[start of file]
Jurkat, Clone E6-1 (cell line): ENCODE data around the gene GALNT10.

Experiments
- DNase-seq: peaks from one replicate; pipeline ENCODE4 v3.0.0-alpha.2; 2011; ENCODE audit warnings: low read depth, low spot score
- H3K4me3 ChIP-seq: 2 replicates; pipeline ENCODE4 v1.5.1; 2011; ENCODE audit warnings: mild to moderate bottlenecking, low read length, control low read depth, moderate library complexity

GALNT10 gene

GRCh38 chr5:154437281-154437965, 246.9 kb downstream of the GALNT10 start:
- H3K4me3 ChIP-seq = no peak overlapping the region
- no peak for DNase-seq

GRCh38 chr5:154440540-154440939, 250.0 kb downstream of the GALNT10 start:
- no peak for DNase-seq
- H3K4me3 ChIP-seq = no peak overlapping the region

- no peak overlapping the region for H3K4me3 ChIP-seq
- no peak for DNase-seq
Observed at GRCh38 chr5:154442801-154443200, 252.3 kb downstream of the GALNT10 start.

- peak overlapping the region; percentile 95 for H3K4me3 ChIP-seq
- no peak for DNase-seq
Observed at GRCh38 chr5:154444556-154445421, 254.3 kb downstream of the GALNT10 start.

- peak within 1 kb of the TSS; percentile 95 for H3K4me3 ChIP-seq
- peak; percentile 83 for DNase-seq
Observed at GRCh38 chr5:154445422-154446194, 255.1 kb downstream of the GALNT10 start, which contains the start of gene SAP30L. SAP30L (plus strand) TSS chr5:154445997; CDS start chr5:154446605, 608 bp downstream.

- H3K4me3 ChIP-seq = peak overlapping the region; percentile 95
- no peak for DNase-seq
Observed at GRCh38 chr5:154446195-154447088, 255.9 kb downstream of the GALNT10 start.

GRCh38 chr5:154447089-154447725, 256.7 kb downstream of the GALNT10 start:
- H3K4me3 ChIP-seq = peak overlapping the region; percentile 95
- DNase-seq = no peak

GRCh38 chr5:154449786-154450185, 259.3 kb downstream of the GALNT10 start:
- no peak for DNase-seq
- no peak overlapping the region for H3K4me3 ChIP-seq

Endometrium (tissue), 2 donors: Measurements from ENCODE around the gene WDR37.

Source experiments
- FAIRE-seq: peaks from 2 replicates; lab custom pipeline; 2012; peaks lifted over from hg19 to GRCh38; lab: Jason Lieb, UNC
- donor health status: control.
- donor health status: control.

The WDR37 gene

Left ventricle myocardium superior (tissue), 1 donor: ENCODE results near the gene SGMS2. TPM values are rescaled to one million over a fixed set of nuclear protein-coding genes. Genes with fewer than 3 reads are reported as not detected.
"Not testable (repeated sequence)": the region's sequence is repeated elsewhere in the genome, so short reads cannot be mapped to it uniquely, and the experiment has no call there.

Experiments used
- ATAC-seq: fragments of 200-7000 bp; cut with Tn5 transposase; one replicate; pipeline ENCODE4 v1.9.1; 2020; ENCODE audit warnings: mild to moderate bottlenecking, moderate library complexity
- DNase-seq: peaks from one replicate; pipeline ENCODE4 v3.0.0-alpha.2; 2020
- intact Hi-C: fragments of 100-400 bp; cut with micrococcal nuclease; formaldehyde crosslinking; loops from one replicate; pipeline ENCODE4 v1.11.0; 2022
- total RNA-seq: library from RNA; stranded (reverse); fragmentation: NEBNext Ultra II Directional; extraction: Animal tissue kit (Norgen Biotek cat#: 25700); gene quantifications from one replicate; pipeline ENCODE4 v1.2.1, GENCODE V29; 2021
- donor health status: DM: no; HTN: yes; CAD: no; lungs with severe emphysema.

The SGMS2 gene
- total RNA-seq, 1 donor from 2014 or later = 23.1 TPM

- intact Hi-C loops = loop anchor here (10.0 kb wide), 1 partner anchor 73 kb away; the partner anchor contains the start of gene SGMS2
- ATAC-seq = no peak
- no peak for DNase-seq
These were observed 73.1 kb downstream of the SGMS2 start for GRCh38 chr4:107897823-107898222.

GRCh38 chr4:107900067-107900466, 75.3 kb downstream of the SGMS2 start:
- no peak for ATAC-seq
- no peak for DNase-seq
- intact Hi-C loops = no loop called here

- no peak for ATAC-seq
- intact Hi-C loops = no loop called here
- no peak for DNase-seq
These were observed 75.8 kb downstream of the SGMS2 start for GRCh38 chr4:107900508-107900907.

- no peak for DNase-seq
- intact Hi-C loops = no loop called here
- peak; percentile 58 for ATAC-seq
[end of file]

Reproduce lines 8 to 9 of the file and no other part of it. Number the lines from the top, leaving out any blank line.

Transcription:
- no peak for DNase-seq

GRCh38 chr5:154440540-154440939, 250.0 kb downstream of the GALNT10 start: